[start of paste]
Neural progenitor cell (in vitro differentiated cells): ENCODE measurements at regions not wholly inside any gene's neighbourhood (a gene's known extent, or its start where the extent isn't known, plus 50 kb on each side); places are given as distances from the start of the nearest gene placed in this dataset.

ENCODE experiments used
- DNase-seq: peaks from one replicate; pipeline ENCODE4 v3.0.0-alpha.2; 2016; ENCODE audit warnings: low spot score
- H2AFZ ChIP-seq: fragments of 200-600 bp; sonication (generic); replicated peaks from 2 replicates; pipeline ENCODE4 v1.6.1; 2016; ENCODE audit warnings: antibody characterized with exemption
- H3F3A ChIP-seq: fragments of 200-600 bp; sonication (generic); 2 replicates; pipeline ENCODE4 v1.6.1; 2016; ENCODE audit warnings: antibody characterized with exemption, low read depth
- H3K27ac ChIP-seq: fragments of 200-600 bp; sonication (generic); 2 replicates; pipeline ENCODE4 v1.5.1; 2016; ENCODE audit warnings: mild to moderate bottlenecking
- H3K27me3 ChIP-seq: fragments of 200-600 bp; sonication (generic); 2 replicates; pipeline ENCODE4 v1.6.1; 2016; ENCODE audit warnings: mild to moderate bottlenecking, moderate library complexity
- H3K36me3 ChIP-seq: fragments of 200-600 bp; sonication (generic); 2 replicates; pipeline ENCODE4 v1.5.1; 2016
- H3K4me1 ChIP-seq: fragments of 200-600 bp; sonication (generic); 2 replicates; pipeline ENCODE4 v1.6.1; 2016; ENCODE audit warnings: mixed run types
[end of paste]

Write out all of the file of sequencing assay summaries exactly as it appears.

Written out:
Neural progenitor cell (in vitro differentiated cells): ENCODE measurements at regions not wholly inside any gene's neighbourhood (a gene's known extent, or its start where the extent isn't known, plus 50 kb on each side); places are given as distances from the start of the nearest gene placed in this dataset.

ENCODE experiments used
- DNase-seq: peaks from one replicate; pipeline ENCODE4 v3.0.0-alpha.2; 2016; ENCODE audit warnings: low spot score
- H2AFZ ChIP-seq: fragments of 200-600 bp; sonication (generic); replicated peaks from 2 replicates; pipeline ENCODE4 v1.6.1; 2016; ENCODE audit warnings: antibody characterized with exemption
- H3F3A ChIP-seq: fragments of 200-600 bp; sonication (generic); 2 replicates; pipeline ENCODE4 v1.6.1; 2016; ENCODE audit warnings: antibody characterized with exemption, low read depth
- H3K27ac ChIP-seq: fragments of 200-600 bp; sonication (generic); 2 replicates; pipeline ENCODE4 v1.5.1; 2016; ENCODE audit warnings: mild to moderate bottlenecking
- H3K27me3 ChIP-seq: fragments of 200-600 bp; sonication (generic); 2 replicates; pipeline ENCODE4 v1.6.1; 2016; ENCODE audit warnings: mild to moderate bottlenecking, moderate library complexity
- H3K36me3 ChIP-seq: fragments of 200-600 bp; sonication (generic); 2 replicates; pipeline ENCODE4 v1.5.1; 2016
- H3K4me1 ChIP-seq: fragments of 200-600 bp; sonication (generic); 2 replicates; pipeline ENCODE4 v1.6.1; 2016; ENCODE audit warnings: mixed run types